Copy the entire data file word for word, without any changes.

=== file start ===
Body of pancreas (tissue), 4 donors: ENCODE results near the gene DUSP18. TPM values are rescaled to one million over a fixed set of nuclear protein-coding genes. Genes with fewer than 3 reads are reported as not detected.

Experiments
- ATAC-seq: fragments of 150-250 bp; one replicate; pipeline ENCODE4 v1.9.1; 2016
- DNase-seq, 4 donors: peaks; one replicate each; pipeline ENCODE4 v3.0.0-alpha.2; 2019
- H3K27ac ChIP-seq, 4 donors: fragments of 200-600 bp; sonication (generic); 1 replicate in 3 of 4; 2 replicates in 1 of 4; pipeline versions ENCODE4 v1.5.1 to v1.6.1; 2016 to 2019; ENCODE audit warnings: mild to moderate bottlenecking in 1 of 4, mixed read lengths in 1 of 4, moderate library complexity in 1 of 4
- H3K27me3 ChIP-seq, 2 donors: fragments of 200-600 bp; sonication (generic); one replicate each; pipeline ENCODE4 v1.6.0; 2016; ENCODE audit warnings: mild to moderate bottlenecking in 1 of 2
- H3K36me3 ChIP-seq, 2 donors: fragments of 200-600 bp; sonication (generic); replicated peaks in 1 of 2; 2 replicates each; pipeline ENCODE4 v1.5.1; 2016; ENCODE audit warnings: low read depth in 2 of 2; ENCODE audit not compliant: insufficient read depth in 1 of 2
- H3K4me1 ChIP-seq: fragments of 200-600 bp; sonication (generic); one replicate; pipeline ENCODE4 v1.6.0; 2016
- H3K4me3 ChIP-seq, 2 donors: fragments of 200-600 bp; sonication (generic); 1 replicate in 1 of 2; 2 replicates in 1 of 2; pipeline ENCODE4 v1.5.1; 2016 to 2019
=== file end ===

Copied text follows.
Body of pancreas (tissue), 4 donors: ENCODE results near the gene DUSP18. TPM values are rescaled to one million over a fixed set of nuclear protein-coding genes. Genes with fewer than 3 reads are reported as not detected.

Experiments
- ATAC-seq: fragments of 150-250 bp; one replicate; pipeline ENCODE4 v1.9.1; 2016
- DNase-seq, 4 donors: peaks; one replicate each; pipeline ENCODE4 v3.0.0-alpha.2; 2019
- H3K27ac ChIP-seq, 4 donors: fragments of 200-600 bp; sonication (generic); 1 replicate in 3 of 4; 2 replicates in 1 of 4; pipeline versions ENCODE4 v1.5.1 to v1.6.1; 2016 to 2019; ENCODE audit warnings: mild to moderate bottlenecking in 1 of 4, mixed read lengths in 1 of 4, moderate library complexity in 1 of 4
- H3K27me3 ChIP-seq, 2 donors: fragments of 200-600 bp; sonication (generic); one replicate each; pipeline ENCODE4 v1.6.0; 2016; ENCODE audit warnings: mild to moderate bottlenecking in 1 of 2
- H3K36me3 ChIP-seq, 2 donors: fragments of 200-600 bp; sonication (generic); replicated peaks in 1 of 2; 2 replicates each; pipeline ENCODE4 v1.5.1; 2016; ENCODE audit warnings: low read depth in 2 of 2; ENCODE audit not compliant: insufficient read depth in 1 of 2
- H3K4me1 ChIP-seq: fragments of 200-600 bp; sonication (generic); one replicate; pipeline ENCODE4 v1.6.0; 2016
- H3K4me3 ChIP-seq, 2 donors: fragments of 200-600 bp; sonication (generic); 1 replicate in 1 of 2; 2 replicates in 1 of 2; pipeline ENCODE4 v1.5.1; 2016 to 2019